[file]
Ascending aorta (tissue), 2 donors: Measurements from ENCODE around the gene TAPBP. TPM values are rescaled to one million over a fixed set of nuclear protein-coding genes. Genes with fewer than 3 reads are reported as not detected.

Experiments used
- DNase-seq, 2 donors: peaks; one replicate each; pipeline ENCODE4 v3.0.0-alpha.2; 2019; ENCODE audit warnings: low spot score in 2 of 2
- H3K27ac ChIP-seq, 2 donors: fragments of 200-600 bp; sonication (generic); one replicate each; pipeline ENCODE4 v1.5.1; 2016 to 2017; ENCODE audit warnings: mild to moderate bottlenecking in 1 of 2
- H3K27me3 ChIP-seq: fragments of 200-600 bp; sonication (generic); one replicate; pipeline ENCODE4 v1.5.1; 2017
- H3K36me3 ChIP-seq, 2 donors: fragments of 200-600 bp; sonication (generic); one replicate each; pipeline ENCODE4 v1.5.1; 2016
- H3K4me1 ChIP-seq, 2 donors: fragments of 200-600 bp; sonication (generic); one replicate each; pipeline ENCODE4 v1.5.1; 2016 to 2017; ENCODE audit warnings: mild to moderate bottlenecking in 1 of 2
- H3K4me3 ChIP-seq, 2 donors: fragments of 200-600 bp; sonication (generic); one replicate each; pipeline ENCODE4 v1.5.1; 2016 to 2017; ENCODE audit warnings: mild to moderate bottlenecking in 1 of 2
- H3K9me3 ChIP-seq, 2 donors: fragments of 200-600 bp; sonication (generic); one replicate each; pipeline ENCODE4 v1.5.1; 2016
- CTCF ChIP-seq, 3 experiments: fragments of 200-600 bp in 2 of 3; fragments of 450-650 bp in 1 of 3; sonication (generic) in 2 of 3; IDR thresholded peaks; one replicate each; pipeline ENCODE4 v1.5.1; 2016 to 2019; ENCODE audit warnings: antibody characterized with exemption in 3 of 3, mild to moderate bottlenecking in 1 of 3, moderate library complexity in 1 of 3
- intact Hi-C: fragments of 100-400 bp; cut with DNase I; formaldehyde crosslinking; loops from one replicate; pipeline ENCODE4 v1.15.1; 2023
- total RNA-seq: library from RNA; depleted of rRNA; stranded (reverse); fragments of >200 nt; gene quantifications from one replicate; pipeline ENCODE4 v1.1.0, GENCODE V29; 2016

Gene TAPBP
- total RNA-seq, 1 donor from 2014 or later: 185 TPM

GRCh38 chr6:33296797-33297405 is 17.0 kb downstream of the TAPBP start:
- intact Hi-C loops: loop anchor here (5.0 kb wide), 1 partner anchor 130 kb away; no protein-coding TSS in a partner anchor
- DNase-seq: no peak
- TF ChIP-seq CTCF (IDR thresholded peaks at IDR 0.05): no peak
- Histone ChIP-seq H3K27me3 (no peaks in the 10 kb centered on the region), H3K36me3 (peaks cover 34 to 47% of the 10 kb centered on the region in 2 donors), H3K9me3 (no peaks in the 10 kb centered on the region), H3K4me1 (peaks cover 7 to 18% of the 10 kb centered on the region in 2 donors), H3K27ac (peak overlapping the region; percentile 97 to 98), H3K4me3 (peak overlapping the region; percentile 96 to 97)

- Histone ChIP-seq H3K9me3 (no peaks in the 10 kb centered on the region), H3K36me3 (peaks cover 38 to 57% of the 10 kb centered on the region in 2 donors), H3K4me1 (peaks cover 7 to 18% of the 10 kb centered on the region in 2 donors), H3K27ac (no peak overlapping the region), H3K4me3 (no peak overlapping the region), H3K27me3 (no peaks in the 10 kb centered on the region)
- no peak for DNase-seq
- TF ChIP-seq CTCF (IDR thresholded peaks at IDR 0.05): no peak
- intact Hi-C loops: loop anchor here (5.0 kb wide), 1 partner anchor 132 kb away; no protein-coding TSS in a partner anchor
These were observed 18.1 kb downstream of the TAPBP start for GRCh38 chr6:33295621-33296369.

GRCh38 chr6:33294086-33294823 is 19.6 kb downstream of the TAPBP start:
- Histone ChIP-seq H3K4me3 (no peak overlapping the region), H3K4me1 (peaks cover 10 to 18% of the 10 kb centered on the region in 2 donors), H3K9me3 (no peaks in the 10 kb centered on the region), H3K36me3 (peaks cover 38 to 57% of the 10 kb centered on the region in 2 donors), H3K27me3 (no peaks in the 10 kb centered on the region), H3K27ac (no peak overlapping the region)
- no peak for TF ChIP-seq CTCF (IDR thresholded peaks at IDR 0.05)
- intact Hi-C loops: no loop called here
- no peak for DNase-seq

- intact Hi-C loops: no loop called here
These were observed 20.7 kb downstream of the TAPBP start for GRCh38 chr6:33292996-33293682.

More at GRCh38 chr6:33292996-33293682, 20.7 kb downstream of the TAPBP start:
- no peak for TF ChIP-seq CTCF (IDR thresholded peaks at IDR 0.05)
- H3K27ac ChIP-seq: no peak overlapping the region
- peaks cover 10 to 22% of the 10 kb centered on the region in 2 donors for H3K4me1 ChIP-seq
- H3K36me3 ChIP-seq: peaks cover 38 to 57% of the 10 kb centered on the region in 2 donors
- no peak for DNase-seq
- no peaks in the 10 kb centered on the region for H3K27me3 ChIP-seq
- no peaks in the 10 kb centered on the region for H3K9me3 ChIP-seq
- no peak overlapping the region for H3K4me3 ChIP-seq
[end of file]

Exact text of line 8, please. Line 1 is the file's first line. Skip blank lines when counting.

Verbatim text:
- H3K4me3 ChIP-seq, 2 donors: fragments of 200-600 bp; sonication (generic); one replicate each; pipeline ENCODE4 v1.5.1; 2016 to 2017; ENCODE audit warnings: mild to moderate bottlenecking in 1 of 2